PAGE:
Module file

As tracker modules, module files (English Module File ), modules or mod files is called since the mid- 1980s to the present day music files with various software sequencers, so-called trackers ( SoundTracker, Protracker, ModPlug Tracker, etc.) are created. These were particularly prevalent in the home computers Amiga and Atari ST, and later in the demo scene. Tracker for creating, as well as software to play such module files are now available for virtually all platforms, among others mobile devices.


Indicative of tracker module formats (English Mod file format ) is that the music file contains a selection of digital samples, in Gegenatz to eg MIDI files. These samples serve as instruments of the piece of music. Due to faster or slower playback of the samples it sounds higher or lower; so can play different notes, the functional unit for this is called a sampler. The tracker module also contains a "Playlist" (also: sequence list or track list, hence the name Tracker modules), indicating which notes are on which instruments when playing. In addition, make effects, such as vibrato, or "Volume Slide", ie define also adjust the volume of each track.


The use of a single base samples per instrument, the definition of all pitch effect and variations on instructions and the definition of a temporal sequence information list may be technically regarded as a very efficient coding in a piece of music while avoiding nearly all the redundancies. Another important advantage is the editing capability of this music formats, which is no longer possible with linearized formats such as WAV, MP3, etc.. The open accessibility of the source materials and the sequence programming in the tracker formats are technically about the open source concept in computer science for program code.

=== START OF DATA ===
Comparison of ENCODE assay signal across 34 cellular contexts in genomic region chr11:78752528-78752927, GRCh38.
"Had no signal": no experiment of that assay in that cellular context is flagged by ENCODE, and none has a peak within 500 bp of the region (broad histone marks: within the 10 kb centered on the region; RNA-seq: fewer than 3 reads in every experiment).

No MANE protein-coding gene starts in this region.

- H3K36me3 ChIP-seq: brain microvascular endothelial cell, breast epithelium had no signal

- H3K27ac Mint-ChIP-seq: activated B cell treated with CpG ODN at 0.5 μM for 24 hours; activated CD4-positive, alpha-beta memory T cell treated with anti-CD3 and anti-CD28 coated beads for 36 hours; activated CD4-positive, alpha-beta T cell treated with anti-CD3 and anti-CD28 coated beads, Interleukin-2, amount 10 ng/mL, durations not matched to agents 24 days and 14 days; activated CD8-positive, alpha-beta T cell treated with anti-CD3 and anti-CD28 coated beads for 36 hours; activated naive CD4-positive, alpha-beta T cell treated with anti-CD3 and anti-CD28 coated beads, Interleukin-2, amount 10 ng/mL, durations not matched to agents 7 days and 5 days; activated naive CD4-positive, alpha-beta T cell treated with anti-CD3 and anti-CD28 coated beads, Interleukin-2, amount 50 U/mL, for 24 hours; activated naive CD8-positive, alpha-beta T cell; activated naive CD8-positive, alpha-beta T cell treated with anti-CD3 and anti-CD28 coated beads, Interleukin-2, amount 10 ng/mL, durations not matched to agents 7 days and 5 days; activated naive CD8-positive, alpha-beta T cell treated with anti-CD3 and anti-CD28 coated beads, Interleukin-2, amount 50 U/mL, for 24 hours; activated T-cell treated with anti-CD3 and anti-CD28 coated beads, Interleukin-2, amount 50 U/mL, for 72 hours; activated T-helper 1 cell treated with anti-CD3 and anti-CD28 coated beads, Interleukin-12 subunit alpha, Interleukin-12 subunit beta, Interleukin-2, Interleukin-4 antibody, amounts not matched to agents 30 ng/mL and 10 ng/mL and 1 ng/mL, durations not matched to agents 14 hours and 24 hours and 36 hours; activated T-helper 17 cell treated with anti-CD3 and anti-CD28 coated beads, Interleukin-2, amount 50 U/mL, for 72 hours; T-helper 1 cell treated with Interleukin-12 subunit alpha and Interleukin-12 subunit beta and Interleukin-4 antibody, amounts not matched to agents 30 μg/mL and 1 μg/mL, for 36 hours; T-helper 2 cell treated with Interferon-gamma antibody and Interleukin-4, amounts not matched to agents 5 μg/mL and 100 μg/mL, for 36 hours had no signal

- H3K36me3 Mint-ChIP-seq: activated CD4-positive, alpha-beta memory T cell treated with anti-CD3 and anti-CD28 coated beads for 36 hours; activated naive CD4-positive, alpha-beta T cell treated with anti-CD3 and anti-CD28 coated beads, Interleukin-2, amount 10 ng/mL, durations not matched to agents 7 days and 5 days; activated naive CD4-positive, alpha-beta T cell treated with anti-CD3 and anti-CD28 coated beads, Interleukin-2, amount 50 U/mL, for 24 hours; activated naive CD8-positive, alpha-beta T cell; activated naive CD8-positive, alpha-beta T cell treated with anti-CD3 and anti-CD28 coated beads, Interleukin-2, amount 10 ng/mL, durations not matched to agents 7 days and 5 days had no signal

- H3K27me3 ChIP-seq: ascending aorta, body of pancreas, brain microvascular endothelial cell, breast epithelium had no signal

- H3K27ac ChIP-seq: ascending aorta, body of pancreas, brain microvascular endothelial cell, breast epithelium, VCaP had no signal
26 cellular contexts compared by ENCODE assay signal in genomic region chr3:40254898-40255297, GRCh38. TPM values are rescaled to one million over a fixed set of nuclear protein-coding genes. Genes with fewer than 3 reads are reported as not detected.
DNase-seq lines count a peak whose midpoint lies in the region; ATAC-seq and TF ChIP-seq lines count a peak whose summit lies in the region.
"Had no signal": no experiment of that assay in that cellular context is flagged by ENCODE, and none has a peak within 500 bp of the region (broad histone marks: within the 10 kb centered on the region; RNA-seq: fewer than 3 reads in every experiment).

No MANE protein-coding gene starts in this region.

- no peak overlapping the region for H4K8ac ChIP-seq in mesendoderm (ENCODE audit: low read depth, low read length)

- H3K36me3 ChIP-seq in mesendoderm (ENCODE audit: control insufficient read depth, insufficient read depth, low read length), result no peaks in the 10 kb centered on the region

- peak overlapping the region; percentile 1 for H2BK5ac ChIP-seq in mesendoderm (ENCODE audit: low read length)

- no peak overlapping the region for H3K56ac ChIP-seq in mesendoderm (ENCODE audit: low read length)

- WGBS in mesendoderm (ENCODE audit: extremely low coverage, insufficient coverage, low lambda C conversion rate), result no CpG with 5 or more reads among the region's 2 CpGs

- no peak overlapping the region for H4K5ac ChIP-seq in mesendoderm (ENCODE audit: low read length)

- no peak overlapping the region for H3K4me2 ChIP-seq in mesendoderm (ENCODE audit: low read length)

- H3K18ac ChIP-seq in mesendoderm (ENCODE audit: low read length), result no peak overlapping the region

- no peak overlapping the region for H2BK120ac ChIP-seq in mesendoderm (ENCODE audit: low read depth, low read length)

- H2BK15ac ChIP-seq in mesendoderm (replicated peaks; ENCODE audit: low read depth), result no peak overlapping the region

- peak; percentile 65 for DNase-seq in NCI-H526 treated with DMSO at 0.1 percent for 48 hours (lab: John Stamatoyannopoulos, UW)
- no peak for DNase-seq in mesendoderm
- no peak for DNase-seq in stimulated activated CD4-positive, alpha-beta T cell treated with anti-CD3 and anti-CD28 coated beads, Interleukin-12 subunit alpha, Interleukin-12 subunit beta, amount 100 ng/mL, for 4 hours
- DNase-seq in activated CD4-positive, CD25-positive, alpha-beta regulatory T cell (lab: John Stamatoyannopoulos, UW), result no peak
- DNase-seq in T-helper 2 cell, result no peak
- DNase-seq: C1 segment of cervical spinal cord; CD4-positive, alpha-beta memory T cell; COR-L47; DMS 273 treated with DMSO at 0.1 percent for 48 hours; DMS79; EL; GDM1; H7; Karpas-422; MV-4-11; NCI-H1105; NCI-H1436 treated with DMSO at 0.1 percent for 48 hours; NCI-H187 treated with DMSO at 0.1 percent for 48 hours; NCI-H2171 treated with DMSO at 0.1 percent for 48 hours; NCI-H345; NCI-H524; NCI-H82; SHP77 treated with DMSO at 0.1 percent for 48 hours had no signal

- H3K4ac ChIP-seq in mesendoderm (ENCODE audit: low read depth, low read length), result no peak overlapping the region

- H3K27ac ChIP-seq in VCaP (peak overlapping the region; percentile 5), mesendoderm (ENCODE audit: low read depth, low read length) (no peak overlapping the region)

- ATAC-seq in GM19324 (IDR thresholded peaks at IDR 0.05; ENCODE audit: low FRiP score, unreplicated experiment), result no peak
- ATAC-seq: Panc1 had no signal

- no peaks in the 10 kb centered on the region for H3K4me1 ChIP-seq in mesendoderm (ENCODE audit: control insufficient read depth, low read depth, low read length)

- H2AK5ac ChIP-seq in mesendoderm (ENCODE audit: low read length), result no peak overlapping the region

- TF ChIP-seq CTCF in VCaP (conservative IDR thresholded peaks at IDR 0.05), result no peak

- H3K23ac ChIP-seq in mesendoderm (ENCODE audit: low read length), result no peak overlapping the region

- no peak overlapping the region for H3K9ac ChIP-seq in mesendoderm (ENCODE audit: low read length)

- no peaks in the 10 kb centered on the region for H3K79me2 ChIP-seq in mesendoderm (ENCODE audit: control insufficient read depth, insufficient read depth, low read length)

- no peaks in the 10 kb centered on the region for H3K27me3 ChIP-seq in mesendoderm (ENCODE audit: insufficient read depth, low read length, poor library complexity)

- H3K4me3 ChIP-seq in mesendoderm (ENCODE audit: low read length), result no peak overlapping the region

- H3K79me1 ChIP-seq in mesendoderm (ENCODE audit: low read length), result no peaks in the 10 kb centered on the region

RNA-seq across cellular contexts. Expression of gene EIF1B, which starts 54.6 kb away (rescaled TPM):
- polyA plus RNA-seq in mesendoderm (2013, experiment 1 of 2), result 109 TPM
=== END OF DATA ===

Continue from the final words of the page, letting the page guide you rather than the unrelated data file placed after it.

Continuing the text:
The resulting small size but good quality piece of music is an advantage which was crucial in the development of these formats. At the time of home computers in the 1980s and 1990s games were delivered on floppy disks, which only offered between 700 KB and 1.4 MB of space. On this disk usually a complete game, including several pieces of music fit in the mod format (eg Pinball Dreams or Unreal ). Although space limitations these days, thanks to steady growth in size of the disk and the spread faster broadband network access, fewer and fewer plays a role, so tracker formats for mobile devices with limited hardware equipment can continue to be the format of choice.

Mod Player

The playback of tracker modules is done either directly with the tracker itself or in the DOS and Heimcomputerära with specialized players which additional capabilities such as audio visualization, background playback capability ( as TSR ) or playlists management offer ( Mod4Win ). Known DOS players were the InertiaPlayer and CubicPlayer which were forerunners of the later general-purpose audio player, such as Winamp. The genredefinierende in end- 1990 Winamp player can play virtually all known audio formats via a plugin system, in addition to the tracker formats and audio CDs as well as the then just emerging MP3 format. In the 2000s, media player was with growing computing power also videos added to the range of skills, developed, and pure audio player for tracker files have become rather uncommon. However, on low-performance mobile devices or other exotic systems have specialized tracker Player creates a new refuge found, for example, the Gameboy Color.


Common formats are:

  • MOD - the original module format of Protrackers
  • S3M - Scream Tracker 3 Format
  • XM (Extended Module) - format of the Fast Tracker II or the current Milky Tracker
  • IT - Impulse Tracker format or the current Schism Tracker
  • XRNS - modern, XML -based format of the Renoise tracker


A technical overview of trackers for editing and recreating Tracker modules can be found at list of trackers.